|Return to Gunpowder
|In this second edition of Gunpowder, we print
letters from two readers, Sam
Kinney, founder of FreeMarkets Inc (before
being acquired by Ariba, FreeMarkets was the leading provider of strategic
sourcing solutions) and Frank
Russo, with Thomas Register. Both provide
practical advice on sourcing and negotiation strategy. Next, our free-trading
editor, Lisa Reisman, joins with Jason Busch to take a look at how
a second Bush term will impact
global sourcing. Last, globe-trotting Stuart Burns caught up with
Simon Teo on how to succeed in setting up joint ventures in the Chinese
market. Simon offers a must-read perspective on China, as his first
JV did not work out as planned, and he’s since learned the tricks
of the trade which he shares with us here. If you’re considering
doing any business in China, you must
read his story.
|Letters to the
To the editor,
Following up on your first newsletter article
on negotiation strategy, another tactic to consider for commodity
markets is to construct “natural hedges.” In financial
markets, borrowers or lenders often pursue a strategy of “laddering
maturities.” Let’s follow a bond buyer’s example.
When laddering, the buyer makes part of his or her total investment
in short-maturing bonds, some with a medium-term maturity, and some
with a long-term maturity. When rates decline, the long bonds keep
the yield up. When rates move up, the short bonds follow the rates
up. Over the cycle, the bond buyer has achieved a naturally hedged
(“smoothed”) position even without resorting to special
instruments such as futures as hedges. Thoughtful commodity buyers
can approximate a similar strategy. Consider buying some fabricated
items on longer term fixed price contracts, while surfing the spot
market for shorter term volumes of raw materials. While it’s
not a foolproof approach, it’s a consideration that should
always be part of a contracting strategy.
As to commodity strategy, it’s also important to consider
which party is more naturally able to assume commodity price risk.
Large customers may be better able to assume commodity risk than
that customer’s smaller suppliers. The larger company can
often access sophisticated hedging strategies (e.g. futures markets),
often has global reach to neutralize some risk, and might also have
pricing power to pass along adverse moves to their customers. So
another strategy that should never be far from mind is to ask your
customer to assume price fluctuation risk in the underlying commodity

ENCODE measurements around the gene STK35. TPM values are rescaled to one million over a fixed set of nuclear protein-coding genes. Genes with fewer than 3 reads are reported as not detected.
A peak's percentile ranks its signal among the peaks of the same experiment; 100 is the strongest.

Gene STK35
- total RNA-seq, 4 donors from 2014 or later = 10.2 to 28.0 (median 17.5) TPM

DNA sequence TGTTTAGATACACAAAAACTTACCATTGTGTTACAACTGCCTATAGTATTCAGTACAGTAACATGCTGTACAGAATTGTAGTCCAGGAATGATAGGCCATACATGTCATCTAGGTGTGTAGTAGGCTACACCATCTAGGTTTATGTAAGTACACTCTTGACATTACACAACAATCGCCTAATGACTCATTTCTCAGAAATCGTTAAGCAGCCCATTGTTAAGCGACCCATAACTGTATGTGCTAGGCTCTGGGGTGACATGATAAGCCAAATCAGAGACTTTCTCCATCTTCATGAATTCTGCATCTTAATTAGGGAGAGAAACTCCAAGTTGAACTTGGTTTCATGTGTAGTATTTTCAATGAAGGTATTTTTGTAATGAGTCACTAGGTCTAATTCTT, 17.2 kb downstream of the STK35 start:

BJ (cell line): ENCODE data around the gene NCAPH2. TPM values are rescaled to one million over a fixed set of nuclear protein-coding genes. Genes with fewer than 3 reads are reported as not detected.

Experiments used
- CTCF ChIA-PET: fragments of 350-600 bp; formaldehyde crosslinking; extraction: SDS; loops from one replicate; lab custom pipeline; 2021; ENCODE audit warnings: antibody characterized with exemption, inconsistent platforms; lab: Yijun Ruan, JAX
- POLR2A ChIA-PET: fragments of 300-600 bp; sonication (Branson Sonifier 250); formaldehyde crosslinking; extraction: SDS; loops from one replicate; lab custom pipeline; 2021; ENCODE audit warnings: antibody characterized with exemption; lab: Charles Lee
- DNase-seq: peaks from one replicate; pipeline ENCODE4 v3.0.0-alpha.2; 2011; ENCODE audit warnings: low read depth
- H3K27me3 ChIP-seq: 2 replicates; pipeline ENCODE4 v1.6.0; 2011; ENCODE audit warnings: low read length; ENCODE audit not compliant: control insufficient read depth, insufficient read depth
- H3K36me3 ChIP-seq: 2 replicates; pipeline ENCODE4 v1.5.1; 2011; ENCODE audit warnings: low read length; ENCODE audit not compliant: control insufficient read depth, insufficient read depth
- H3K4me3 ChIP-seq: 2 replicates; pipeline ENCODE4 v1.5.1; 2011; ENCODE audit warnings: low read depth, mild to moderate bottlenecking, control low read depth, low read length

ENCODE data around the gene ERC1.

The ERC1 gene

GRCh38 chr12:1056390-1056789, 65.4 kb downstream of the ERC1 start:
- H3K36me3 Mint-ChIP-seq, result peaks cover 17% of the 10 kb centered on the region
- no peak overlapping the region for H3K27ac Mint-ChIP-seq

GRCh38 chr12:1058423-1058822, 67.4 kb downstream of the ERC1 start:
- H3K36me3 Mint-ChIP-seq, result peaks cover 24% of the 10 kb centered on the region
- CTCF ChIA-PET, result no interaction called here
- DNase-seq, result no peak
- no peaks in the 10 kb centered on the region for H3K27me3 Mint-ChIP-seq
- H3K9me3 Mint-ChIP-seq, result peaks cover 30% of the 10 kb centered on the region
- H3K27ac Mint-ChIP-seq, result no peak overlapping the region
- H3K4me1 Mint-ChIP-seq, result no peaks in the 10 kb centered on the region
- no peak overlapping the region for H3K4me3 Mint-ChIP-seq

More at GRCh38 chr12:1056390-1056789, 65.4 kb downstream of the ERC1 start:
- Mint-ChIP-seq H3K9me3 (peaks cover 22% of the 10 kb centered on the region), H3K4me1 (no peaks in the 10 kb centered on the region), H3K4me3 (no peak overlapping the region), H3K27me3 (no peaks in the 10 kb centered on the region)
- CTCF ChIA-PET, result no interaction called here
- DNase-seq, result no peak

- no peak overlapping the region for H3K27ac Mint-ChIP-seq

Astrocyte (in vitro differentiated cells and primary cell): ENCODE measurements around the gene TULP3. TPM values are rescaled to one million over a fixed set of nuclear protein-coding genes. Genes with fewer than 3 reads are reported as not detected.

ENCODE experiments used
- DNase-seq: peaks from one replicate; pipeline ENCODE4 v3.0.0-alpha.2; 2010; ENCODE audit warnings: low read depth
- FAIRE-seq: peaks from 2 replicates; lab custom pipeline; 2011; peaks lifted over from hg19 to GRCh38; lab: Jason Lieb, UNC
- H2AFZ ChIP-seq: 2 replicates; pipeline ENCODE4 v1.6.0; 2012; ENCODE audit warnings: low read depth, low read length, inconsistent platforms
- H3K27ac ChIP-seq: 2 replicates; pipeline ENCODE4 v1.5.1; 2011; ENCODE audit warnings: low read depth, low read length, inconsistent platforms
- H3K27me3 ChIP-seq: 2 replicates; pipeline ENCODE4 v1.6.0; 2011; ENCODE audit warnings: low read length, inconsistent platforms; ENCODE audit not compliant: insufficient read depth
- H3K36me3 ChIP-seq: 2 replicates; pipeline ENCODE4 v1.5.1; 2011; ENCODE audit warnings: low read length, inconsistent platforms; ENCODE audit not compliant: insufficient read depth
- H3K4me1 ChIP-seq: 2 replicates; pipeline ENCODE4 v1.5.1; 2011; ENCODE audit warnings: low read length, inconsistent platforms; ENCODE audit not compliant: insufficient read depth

while retaining for yourself the cost of conversion.
It’s important to recognize both of these as “portfolio
strategies.” They’re applicable to overall category
management, but may not help one particular buy.
Sam Kinney, Co-Founder
of FreeMarkets (currently Managing Director, Firehole Partners)
To the Editor,
My congratulations to you on a great job with
I want to add to your point about one-on-one
negotiation as a strategy for sourcing stampings. In my view, it
depends on the stamping. Stampings can be highly engineered products
loaded with a company’s IP, or they can be commodity-like
(with little engineering IP). The underlying value separating these
two examples is the development of the tooling itself. Custom tooling
for highly engineered stampings are part of a company’s tangible
IP assets. So, one-on-one negotiation for these critical, high-value
parts makes sense.
Frank Russo, Thomas Publishing
/ Thomas Register
|Four More Years—How
a Second Bush Term will Impact Global Trade and Sourcing
Going into the election this November, neither
candidate represented the free trading ideal we believe this country
needs. Kerry’s protectionist philosophy and ill-informed knowledge
of “outsourcing”—made him a scary choice. Bush’s
support of indiscriminate tariffs and ties to corporations seeking
protectionist policies also raised our alarm bells. But perhaps
most important to the US economy, is the ramification of a plunging
dollar. We did not hear much from either candidate on that issue.
So what can we expect from a Bush second term? We
believe probably more of the same. We’re not expecting Bush
to rock the trade boat too much, but we’re planning for the
occasional rough seas, as we expect some protectionist waves to
slow progress from time to time. Take the case of China. We think
that Bush’s support of China’s entry into the World
Trade Organization is positive, as is his rejection of proposed